Jim Cielinski, Global Head of Fixed Income, explains why globalisation is here to stay despite heightened populism.
Globalisation, one of the most important economic trends of the last century, has been taking more than a few shots recently. For those prematurely announcing its demise, the evidence may seem clear. The ascent of populism, Donald Trump’s election, Brexit and resurfacing trade wars are surely signs that we have moved past ‘peak globalisation’. That conclusion is mistaken. The underlying trends that have propelled globalisation remain pervasive. But we have seen the end of the period where these trends are universally viewed as positive, and we have seen the end of the period where all participants will sit by and watch passively. This friction is critical to understanding today’s new investment regime.
Globalisation is a supertanker. It can change direction and perhaps even reverse course, but it takes a long time to do either. Trump and Brexit are akin to the lookout on the ship’s bridge shouting “rocks ahead”. We will not know for a while whether we have steered clear. In the meantime, hang on. Many of the trends that have driven the uprising against globalisation are about to become even more entrenched.
A win-win, in theory
Globalisation is built on a foundation of free flow of goods, capital and labour. This creates a win-win scenario. Growth, in aggregate, increases with greater global integration and over the last three decades, trade has grown along with global global domestic product (GDP) – see chart one. Inflation, normally a worry in periods of faster growth, remains suppressed as production shifts from high-cost regions to low-cost regions. As low-cost producers produce more, their standard of living also grows, providing a self-reinforcing uplift to global consumption. More producers equate to more choices for consumers. Consumers benefit through a greater ability to substitute goods, further restraining price pressures and improving efficiency. In addition, the interdependencies fostered through global trade enhance international cooperation and communication. It’s all bliss, at least in theory.
Chart one: Global trade volume as a percentage of GDP
What can go awry with such an ingenious plan? Plenty, it turns out. Importantly, the benefits of globalisation accrue in aggregate, but they occur very unevenly. Winners and losers are evident across economies and within economies. History shows that the largest and strongest economies are often among the biggest winners. But so are the impoverished societies that are encouraged to produce and innovate: more than 1.2 billion people have moved out of extreme poverty since 1990. Owners of capital, however, easily outpace labourers. Low-skilled pools of labour in higher priced production areas are the unambiguous losers. The rich – both countries and individuals – tend to get richer. This inequality – as shown in chart two – engenders populist feelings in those left behind, who feel they are held back from globalisation. They are correct, at least as it relates to their corner of an increasingly globalised world.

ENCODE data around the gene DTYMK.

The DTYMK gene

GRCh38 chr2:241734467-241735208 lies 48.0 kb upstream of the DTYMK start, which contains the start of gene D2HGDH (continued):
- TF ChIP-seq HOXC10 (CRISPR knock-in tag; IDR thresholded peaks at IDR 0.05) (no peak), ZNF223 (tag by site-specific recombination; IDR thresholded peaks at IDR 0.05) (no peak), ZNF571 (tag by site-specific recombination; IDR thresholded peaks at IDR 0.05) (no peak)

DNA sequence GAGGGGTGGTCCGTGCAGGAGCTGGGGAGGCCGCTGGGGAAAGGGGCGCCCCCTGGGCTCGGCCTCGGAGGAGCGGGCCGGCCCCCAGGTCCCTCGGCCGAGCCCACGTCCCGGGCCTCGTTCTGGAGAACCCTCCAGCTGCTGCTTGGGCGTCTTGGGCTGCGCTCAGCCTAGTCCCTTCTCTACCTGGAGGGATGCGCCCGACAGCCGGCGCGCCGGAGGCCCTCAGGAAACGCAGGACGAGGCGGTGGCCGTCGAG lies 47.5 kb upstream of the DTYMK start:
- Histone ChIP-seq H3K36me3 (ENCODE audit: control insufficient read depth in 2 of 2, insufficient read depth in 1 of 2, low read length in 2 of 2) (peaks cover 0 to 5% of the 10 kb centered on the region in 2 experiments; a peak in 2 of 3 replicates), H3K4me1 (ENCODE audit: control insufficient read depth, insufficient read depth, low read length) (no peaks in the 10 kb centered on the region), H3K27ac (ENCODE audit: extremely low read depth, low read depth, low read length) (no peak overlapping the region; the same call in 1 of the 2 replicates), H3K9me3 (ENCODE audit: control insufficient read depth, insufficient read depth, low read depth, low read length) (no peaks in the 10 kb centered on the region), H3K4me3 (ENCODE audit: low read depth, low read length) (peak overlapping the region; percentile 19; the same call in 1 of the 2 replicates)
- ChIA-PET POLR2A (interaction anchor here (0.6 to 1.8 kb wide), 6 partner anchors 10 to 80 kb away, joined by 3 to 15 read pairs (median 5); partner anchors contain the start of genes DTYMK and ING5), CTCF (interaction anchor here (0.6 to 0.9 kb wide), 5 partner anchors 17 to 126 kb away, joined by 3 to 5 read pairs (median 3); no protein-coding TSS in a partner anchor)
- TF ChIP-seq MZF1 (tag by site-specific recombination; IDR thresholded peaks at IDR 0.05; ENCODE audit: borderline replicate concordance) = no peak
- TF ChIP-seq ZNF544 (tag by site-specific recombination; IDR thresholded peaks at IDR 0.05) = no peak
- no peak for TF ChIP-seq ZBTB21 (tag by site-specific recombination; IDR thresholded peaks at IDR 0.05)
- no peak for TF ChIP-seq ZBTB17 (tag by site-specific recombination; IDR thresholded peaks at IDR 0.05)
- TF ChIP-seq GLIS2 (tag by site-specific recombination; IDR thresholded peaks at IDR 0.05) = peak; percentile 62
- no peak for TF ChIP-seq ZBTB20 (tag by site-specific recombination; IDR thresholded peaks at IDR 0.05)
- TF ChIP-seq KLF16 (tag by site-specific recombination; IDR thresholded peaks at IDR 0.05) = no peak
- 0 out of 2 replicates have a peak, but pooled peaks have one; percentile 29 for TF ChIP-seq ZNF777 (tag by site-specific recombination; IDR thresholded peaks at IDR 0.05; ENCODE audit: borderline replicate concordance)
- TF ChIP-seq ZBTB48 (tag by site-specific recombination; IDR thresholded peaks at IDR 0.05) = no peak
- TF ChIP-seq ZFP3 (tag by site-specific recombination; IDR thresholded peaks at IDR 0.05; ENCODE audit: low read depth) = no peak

Chart two: US income inequality on the rise
Tariffs may accentuate globalisation trends, not curb them
Evidence arrives daily to remind us that globalisation is unstoppable. At the macro level, the twin deficits¹ in the US are boosting the volumes of global capital movement and interdependency. At a more micro level, we see that expanded tariffs are nearly always short-circuited by global trends. For example, Apple and Foxconn have already announced that in the event of US tariffs on Chinese-assembled iPhones, they have the capability to meet US demand from other countries. The result will be further expansion of manufacturing capacity into economic segments already suffering from overcapacity. Production for US-bound goods will be shifted to even-lower-cost producers. In summary, tariffs on Chinese goods may accentuate the globalisation trends we have witnessed in recent years rather than curb them. This same story will play out across the goods-producing sectors.